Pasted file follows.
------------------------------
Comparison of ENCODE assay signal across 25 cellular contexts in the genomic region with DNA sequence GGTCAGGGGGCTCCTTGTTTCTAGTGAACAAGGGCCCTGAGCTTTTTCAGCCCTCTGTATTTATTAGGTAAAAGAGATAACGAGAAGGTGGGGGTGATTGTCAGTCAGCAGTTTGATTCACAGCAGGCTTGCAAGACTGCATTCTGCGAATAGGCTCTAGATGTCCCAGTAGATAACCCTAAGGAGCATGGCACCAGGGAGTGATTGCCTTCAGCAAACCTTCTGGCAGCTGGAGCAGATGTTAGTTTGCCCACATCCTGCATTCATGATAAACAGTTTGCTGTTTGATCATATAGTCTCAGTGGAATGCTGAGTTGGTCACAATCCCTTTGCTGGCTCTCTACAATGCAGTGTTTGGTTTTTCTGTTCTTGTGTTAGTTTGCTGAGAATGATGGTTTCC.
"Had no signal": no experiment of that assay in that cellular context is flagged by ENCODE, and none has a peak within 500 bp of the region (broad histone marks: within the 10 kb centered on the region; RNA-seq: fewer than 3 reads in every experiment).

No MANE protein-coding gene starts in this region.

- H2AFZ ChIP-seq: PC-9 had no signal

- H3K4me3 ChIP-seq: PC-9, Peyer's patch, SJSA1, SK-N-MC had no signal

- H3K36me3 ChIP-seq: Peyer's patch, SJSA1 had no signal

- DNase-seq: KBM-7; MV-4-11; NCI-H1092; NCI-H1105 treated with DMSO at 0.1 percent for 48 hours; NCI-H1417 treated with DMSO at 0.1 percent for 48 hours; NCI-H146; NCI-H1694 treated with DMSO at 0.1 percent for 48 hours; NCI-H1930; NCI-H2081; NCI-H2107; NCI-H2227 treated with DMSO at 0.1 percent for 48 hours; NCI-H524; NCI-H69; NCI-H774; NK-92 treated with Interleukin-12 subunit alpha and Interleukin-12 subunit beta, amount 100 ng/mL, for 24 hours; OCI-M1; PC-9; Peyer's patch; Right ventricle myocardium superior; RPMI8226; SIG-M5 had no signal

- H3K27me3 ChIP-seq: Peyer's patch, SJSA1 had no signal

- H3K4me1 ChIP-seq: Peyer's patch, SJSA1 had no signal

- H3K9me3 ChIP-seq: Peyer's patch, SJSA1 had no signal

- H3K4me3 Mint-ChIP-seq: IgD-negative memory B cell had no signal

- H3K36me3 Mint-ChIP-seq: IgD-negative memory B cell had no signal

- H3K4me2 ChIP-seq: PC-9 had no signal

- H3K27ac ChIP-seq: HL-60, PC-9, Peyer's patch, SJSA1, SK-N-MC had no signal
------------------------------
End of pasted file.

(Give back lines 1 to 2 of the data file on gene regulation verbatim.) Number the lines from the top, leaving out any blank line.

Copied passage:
Comparison of ENCODE assay signal across 25 cellular contexts in the genomic region with DNA sequence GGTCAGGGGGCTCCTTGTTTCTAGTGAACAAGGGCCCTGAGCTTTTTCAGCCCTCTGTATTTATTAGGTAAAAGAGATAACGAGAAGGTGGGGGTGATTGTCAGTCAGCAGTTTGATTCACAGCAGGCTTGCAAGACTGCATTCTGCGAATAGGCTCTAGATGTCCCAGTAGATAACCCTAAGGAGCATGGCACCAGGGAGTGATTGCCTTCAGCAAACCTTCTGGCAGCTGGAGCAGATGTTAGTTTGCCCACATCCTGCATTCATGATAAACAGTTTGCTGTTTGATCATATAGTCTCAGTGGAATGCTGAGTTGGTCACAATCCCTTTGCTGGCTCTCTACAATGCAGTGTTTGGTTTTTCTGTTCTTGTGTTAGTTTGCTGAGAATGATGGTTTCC.
"Had no signal": no experiment of that assay in that cellular context is flagged by ENCODE, and none has a peak within 500 bp of the region (broad histone marks: within the 10 kb centered on the region; RNA-seq: fewer than 3 reads in every experiment).